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What Do Leaders Do All Day?

One of our On Leadership panelists who studies and teaches leadership mentioned to me recently that, in his experience, people have an enduring curiosity about what CEOs presidents and other leaders actually do all day. Indeed, when I see a picture of the Oval Office I always wonder how the president gets any work done without a computer on his desk.

Whether this curiosity is about bringing the famous and powerful down to our level by imagining how they handle their e-mails or a desire to know what to expect if we ever become a leader ourselves, here are four ways to learn about the leader's daily grind.

1. A Fly on Obama's Wall

This week, Washington Post reporter Eli Saslow offered readers a detailed look at Obama's everyday life as a leader, explaining how White State staff, close aides and department heads map out the president's priorities before he even arrives at work. "His time is the most valuable commodity in the White House, and it's guarded like a precious jewel," writes Saslow. The president's scheduler, Alyssa Mastromonaco, told Saslow she organizes "desk time" for the president between his meetings, so he can make calls, study briefing documents or read letters from regular folks. Every morning Obama staffers select 10 letters from the estimated 40,000 that arrive at the White House each day -- a fact that makes you wonder how the letter-openers manage their own time.

2. The Twittering CEO

Of course Twitter, the online microblogging utility, gives average folks a whole new window into the lives of those run the world. Last fall, BusinessWeek created a "Twitter Rolodex" of corporate leaders who regularly post their whereabouts, thoughts and activities on Twitter. Disappointingly, nearly all the 18 executives profiles run tech-related companies, such as Digg's Kevin Rose, Technorati's David Sifry and, of course, Twitter's Jack Dorsey: These are the people we expect to Twitter. Perhaps the most interesting CEO Twitterer, then, is Michael Hyatt, president and CEO of Thomas Nelson Publishers. Hyatt's tweets give readers (or, in Twitter-speak, "followers") quick glimpses into his everyday life as an executive. At 7 AM this morning, for example, Hyatt wrote: "I'm up and at 'em, heading into the office early. Mornings are my favorite, most productive, time."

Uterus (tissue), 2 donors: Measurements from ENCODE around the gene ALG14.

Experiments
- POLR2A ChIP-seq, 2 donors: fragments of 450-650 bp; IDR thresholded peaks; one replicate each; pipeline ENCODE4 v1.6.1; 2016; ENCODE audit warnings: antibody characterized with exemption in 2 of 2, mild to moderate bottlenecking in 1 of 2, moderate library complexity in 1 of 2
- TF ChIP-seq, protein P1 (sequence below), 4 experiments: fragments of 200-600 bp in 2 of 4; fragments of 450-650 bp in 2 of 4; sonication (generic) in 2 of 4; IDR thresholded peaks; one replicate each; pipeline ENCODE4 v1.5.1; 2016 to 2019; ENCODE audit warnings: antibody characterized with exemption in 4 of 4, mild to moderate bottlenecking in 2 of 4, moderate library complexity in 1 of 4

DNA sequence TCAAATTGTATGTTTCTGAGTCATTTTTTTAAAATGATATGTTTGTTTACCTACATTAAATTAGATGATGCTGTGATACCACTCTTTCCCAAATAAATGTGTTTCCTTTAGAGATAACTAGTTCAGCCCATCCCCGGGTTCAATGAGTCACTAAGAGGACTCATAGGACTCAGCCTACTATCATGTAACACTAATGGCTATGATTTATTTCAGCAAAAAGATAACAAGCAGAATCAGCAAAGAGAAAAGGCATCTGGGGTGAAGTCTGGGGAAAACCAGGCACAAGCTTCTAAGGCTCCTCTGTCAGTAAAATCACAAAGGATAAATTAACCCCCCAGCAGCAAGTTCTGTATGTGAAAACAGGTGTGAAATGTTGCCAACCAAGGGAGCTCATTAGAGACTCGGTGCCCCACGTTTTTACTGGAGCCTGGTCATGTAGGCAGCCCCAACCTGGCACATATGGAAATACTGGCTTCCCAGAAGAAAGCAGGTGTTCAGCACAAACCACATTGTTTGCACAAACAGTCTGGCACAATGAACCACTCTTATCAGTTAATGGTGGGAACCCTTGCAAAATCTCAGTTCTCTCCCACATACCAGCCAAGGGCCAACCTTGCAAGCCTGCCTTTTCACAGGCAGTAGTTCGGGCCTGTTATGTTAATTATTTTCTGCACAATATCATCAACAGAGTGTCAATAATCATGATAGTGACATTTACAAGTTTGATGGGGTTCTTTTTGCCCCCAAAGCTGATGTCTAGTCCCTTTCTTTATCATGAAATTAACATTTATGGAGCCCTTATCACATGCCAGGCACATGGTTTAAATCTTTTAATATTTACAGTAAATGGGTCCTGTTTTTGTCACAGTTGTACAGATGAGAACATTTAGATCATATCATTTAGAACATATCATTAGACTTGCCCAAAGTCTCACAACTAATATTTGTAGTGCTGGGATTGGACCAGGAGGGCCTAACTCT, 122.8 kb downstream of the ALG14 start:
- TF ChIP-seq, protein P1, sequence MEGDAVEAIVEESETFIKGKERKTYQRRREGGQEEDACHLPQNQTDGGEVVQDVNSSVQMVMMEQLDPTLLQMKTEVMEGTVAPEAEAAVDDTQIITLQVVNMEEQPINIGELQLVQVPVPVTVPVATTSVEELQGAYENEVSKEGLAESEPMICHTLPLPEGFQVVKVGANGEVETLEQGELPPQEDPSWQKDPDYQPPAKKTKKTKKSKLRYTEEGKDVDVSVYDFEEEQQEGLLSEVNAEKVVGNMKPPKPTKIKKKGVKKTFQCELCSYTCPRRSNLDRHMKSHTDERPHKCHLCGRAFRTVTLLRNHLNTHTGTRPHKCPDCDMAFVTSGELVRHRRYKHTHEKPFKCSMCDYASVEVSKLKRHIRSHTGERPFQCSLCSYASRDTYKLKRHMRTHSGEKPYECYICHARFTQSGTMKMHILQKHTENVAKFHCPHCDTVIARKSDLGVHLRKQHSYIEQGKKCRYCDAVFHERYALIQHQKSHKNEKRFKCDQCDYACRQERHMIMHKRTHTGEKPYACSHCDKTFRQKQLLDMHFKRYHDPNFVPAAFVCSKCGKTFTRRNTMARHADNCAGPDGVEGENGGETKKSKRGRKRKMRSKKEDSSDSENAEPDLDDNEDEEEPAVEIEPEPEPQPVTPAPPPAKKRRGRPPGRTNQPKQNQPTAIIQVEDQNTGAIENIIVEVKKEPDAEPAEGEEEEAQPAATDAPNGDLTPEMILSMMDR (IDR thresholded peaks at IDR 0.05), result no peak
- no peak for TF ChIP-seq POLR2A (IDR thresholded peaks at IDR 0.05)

3. The Executive Morning

Yahoo! blogger and career coach Jim Citrin was also curious about how CEOs get their days started, and he informally polled 20 CEOs and top executives on their morning routines. He organizes the response into seven unsurprising categories ("exercise every morning," "make family time"), but the best parts of the article are the snap-shots he includes from individual executives, like Padmasree Warrior, then-chief technology officer for Motorola (and now CTO at Cisco), "who rises at 4:30 a.m., spends an hour on email, reads most of the news online, and then does an hour of either cardio or resistance training each morning," allowing her to get her son ready for school and dropped off before going to work at 8 or 8:30 am.

In case that makes you exhausted just reading about it, Citrin also includes some thoughts from Steve Murphy, CEO of publishing company Rodale, who told him: "A line in a William Blake poem inspired me to think differently about my day: 'Think in the morning, act in the noon, read in the evening, and sleep at night.' This has made a huge difference in my life. Now, I take out a yellow pad every morning and write my thoughts for the day, which allows me to be much more strategic and proactive than reactive."

4. An Academic Classic

Those who want a more analytical, research-based way of thinking about how leaders use their time can probably start with management professor Henry Mintzberg's 1973 classic, The Nature of Managerial Work (the original edition is still for sale, complete with snazzy, 70s-era jacket design). According to a 2003 journal article, Mintzberg's research -- in which he logged and analyzed the actions of managers through their day -- overturned then existing theories that management was all about commanding-and-controlling, because, as he discovered, managers and leaders spent time instead embodying interpersonal, informational, and decision-making roles.